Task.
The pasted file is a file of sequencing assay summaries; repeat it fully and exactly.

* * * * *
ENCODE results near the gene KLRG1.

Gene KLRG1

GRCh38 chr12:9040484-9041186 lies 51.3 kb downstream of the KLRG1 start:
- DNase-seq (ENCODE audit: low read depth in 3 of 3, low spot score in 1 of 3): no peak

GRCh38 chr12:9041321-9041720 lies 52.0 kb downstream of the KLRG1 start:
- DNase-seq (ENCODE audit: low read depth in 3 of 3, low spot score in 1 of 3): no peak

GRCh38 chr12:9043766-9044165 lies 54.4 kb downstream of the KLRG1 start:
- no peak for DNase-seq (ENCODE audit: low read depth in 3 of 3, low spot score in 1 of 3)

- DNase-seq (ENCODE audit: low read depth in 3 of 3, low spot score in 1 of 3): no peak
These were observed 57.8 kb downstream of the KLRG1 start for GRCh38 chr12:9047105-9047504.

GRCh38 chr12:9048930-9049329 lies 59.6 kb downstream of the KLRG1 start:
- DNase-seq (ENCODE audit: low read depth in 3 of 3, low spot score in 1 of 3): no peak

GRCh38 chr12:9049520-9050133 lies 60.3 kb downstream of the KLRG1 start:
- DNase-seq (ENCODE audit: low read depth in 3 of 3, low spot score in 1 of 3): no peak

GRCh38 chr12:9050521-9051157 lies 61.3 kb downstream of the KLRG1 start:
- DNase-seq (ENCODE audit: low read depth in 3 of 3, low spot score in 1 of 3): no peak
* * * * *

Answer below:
ENCODE results near the gene KLRG1.

Gene KLRG1

GRCh38 chr12:9040484-9041186 lies 51.3 kb downstream of the KLRG1 start:
- DNase-seq (ENCODE audit: low read depth in 3 of 3, low spot score in 1 of 3): no peak

GRCh38 chr12:9041321-9041720 lies 52.0 kb downstream of the KLRG1 start:
- DNase-seq (ENCODE audit: low read depth in 3 of 3, low spot score in 1 of 3): no peak

GRCh38 chr12:9043766-9044165 lies 54.4 kb downstream of the KLRG1 start:
- no peak for DNase-seq (ENCODE audit: low read depth in 3 of 3, low spot score in 1 of 3)

- DNase-seq (ENCODE audit: low read depth in 3 of 3, low spot score in 1 of 3): no peak
These were observed 57.8 kb downstream of the KLRG1 start for GRCh38 chr12:9047105-9047504.

GRCh38 chr12:9048930-9049329 lies 59.6 kb downstream of the KLRG1 start:
- DNase-seq (ENCODE audit: low read depth in 3 of 3, low spot score in 1 of 3): no peak

GRCh38 chr12:9049520-9050133 lies 60.3 kb downstream of the KLRG1 start:
- DNase-seq (ENCODE audit: low read depth in 3 of 3, low spot score in 1 of 3): no peak

GRCh38 chr12:9050521-9051157 lies 61.3 kb downstream of the KLRG1 start:
- DNase-seq (ENCODE audit: low read depth in 3 of 3, low spot score in 1 of 3): no peak